5 June 2023

Why buy and store it all when you can just Make-Do?

| Dione David
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woman at goods library service

Alanna Linn has been a volunteer at the Make-Do Library of Things since its inception in 2019. Photo: Dione David.

Anyone with a garage or shed has them – those items that come out once or twice a year to serve a very useful purpose, and spend the remaining 360-plus days taking up space.

But there’s one garage in Coledale that stores uniquely these kinds of items and yet, does not have this problem.

Its walls are lined with gardening tools, leaf blowers, lawnmowers in duplicate, not one but multiple fold-up gazebos, trestle tables and sewing machines, an ice-cream maker, a food dehydrator, chocolate fountains, cake stands, dog clippers, hedge trimmers, a large-scale movie projector and even a set of sumo suits.

This is the Make-Do Library of Things and for $80 a year or $22 a quarter, its roller door is wide open to you.

woman at goods library

Make-Do has more than 200 inventory items that members can borrow as often as needed. Photo: Dione David.

Established in 2019 by a handful of passionate community members, Make-Do is run entirely by volunteers – but it’s no two-bit enterprise.

One of a network of libraries worldwide, Make-Do is an incorporated association and a registered not-for-profit.

Its members reserve items from the carefully catalogued and barcoded inventory on the website before picking them up from the meticulously organised garage at the rear of Coledale Community Hall.

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But Make-Do is a lot more than a collection of things. It’s an answer to the community’s storage woes and a refuge for useful donated items that might otherwise end up in landfills.

According to volunteer Alanna Linn, it’s also a sort of circular economy hub for people who have come to the liberating realisation that they don’t necessarily need to own an item in order to use it.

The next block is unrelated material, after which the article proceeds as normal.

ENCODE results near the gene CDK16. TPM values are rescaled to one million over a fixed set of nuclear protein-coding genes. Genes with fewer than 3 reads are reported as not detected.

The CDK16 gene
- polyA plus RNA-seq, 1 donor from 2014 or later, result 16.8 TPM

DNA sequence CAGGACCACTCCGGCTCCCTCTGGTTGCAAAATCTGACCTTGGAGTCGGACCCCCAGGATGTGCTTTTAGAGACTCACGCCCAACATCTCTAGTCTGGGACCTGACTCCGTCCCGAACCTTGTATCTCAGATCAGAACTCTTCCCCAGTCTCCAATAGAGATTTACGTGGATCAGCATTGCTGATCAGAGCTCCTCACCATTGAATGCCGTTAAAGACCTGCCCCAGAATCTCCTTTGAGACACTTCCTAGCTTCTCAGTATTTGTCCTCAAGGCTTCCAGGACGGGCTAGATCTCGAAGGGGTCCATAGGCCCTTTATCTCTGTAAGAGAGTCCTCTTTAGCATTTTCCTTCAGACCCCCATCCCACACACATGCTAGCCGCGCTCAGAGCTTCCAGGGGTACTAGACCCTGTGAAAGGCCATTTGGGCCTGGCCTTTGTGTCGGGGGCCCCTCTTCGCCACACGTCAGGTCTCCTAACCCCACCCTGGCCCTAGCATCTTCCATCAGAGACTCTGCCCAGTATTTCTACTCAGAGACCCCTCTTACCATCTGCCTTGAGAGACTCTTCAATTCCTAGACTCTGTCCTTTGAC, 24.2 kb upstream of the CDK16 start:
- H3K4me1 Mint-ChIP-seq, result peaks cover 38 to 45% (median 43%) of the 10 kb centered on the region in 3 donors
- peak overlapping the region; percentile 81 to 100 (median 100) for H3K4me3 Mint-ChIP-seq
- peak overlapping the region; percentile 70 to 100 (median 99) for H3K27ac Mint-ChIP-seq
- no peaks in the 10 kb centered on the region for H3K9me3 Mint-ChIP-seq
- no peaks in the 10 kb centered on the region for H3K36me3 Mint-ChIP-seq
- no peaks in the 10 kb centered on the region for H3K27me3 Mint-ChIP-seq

“If you think about all the garages and sheds, and how everyone has all of these things individually shoved in theirs, for use once in a blue moon, this is so much more sensible,” she says.

“Instead of buying it all, storing it all, you can just keep it right here and it’s there whenever you need it.”

Make-Do houses more than 200 items and is busiest in summer owing in large part to the library’s impressive inventory of party wares, which includes everything from plastic crockery to decorations and lawn games.

At its pre-pandemic heights, Make-Do had more than 150 members on a steeply climbing trajectory. They haemorrhaged numbers following two lockdown-induced closures, but there are plans to get it back on track.

Currently, eight volunteers run the show, manning the garage week in, week out on Saturdays from 9 am to 12 pm.

“We used to be open Thursdays and Saturdays but we’ve dropped that back while we slowly rebuild our numbers back up. We’ll get there,” Alanna says.

“We plan to run more socials, and get community events like sewing workshops happening, to get the word back out there. Because we know from experience that once people start using the service, they wonder where it’s been all their life.

“We have a member who donated heaps of his garden tools and comes and borrows his own stuff almost every Saturday. It’s like storage for him.”

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Owing in no small part to the support of the South Coast Writers Centre, which runs the Coledale Community Hall on behalf of Wollongong City Council and rents the garage to Make-Do, the library is financially stable.

As a young working mum, Alanna acknowledges the work ahead for the time-poor but passionate volunteers looking to build Make-Do into the thriving hub it could be.

But she says it’s worth it for the benefits to the community, which are reflected in its volunteer base.

“One of the interesting things about Make-Do is how varied people’s motivations are for getting involved,” she says.

“We had a member who was an economist and he used to say it was simply the most efficient way for people to use things.

“I am driven by the environmental benefits. And there are a few of us who just really enjoy the community connection. And it is just a really lovely community.”

For more information, visit Coledale’s Make-Do Library of Things.

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